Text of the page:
Devil worship in Ayódhya
In 1992 religious riots in India and Bangladesh were sparked which left several thousand dead, when a group of politically motivated Hindus tried to right a wrong committed by Muslims 500 years earlier and demolished an ancient but unused mosque that had been erected by Muslim conquerors of the time in place of a temple which marked the birthplace of Lord Ráma. The government imposed a stand-off and put the matter into the hands of a court which in ten years was unable to produce an equitable decision. The Hindu faction then announced that, on 15 March this year, they would go ahead with the building regardless of consequences.
On 28 February 2002 a train with Hindu devotees coming from the disputed site was set alight by a gang of Muslim youths. 58 Hindus were burnt alive. This sparked off Hindu reprisals against Muslims in which more than six hundred people died both sides.
In this article, Ashutosh Vardhana, a Hindu writer from England, argues that the temple project offended against the spirit of Hinduism and is in fact blasphemy.
In Manchester in January 2002, a white youth (Gavin Hopley, 19) was attacked and beaten up by a gang of Asians. A young Muslim (Mohammed Umar, 23) heard his cries for help, chased away the attackers, took him into his house and called an ambulance.
On the road from Jerusalem to Jericho (Palestine) a Jewish traveller was mugged, beaten up and left for dead. Two high cast Jewish businessmen walked past him, ignored his cries for help for they had important appointments. Then a Samaritan (considered untouchable by high-class Jews) came, gave him first aid, put him up in a private hospital, paid for his treatment, and gave him money to continue his journey. That happened 1982 years ago, when Jesus had just turned 20. (Luke 10: 25-37)
Most of the reports about the atrocities committed in Gujarat on either side in the name of false gods forget to mention the many, and much more important, examples of Muslims giving shelter to Hindu friends and neighbours, and vice versa. These are the stories that should be searched out, told and emulated.
Lord Ráma is my íshta dévata. I therefore do not speak lightly about him and his worship.
Ayódhya is raising its ugly head again. Hundreds of Hindus and Muslims have been killed in the name of God and of revenge, and worse, their blood weighs on the kárma of the perpetrators. Does this Ráma demand human sacrifice?
Not every priest, saint, guru or politician who claims to know the will of God and speak in his name does so.
Our brothers, Muslims and Hindus, have died because of an idle project pursued by impostors and ignoramuses in the name of their deadly dog Mára. Our rejection of their home-made god has to be disrespectful and unmistakable.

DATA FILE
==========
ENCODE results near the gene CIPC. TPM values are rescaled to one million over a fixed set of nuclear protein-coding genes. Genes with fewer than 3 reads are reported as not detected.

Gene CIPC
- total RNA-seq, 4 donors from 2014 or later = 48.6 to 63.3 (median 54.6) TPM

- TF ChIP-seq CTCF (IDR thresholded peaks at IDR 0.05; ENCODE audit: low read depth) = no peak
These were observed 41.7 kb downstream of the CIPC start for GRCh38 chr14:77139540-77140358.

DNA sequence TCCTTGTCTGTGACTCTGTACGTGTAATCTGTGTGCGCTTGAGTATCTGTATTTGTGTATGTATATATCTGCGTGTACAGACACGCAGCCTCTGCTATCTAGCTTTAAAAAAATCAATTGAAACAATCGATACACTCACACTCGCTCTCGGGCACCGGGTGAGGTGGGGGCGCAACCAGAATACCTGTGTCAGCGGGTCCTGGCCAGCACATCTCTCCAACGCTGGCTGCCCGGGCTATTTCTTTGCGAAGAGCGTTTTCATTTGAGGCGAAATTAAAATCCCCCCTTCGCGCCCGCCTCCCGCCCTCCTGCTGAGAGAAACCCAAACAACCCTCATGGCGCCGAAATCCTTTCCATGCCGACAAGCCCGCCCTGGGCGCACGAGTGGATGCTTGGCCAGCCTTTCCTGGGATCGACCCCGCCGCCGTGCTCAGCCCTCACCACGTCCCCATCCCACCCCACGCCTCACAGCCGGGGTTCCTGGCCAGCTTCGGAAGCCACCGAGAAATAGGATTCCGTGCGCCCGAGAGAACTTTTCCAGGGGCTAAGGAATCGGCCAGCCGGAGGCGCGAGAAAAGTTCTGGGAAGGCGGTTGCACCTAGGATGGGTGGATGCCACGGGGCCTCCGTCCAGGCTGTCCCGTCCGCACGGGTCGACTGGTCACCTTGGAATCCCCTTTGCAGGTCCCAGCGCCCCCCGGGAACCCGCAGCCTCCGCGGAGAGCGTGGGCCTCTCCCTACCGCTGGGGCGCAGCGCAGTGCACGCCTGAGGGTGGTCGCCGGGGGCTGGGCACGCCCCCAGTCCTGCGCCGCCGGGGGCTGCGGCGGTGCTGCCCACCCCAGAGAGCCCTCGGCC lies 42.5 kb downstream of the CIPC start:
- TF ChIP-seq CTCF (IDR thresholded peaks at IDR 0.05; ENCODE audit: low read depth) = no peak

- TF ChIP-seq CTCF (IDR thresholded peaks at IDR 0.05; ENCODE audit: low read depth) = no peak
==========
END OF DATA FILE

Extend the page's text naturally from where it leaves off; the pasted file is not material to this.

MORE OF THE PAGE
If the messenger of Ráma, or my Guruji (PBUH) or even Ráma himself were to appear to me and ordered me to kill a Muslim, or to demolish an ancient mosque, used or unused, I would curse him. That false Ráma will not strike me dead as he has struck dead so many innocent Muslims and Hindus. The true Ráma preaches ahímsa (non-violence) and compassion. He is Víshnu and (as the story of Holi and Nára-Símha reminds us) lives in every stone, in every pillar, in every mosque and in every mandir, and especially in every heart, Muslim or Hindu: 'aham atma gudakesha sarvabhutashayasthitah' (I, O Arjuna, am the self, seated in the hearts of all creatures). (Gita 10:20)
My curses are not aimed at the true Ráma but at the satanic egos for whose glorification a sham temple is to be erected at Ayódhya. That project that has now cost nearly 3000 lives is devil worship. The prana pratishtha will fail. There will only be dead stone. We cannot force the spirit of Íshvara into an unholy place that is polluted by blood.
Our highest commandment is not to 'honour God' (as for Jews, Christians and Muslims) but ahímsa (nonviolence), and we dishonour our religion and 'our' God if we disobey it, however great the provocation (if any) from another community.
It does not matter who started it all, be it now, 10 years ago or 500 years ago under the mughals. In working for peace we have to eliminate our own shortcomings and not those of other communities. They will work on theirs, provided they are not afraid of us and our criticism. We have to put them at ease. Each community is best qualified and has enough people of goodwill to combat its own faults. Such an attitude in itself reduces or eliminates intercommunal violence and killing.
There is no justification for Ashok killing innocent Yusuf only because Usama has killed innocent Dinesh.
Muslims and their turbulent priests have their faults, but so have Hindus and their leaders. Ordinary Muslims are lovable and kind, as pleasant to be with, as ordinary Hindus. Unfortunately, most of us do not know it, for we have never tried to befriend one another. We have never had a meal together.
We must not confuse 'THE Muslim' and 'Muslims' (as such) with the specific human being next to us, who is like us in every respect and only happens to be a Muslim, and worship God in his particular way. That human being next to us may be as fearful and suspicious of us as we are of him. He may not be able to smile at us and respond to our smiles because he has never received any smiles from us.
The first thing we have to learn is to like, love one another and genuinely smile at one another, to see each other as individuals, not as members of a group. My neighbour is not 'a Muslim' but 'Aisha' or 'Shafiq'.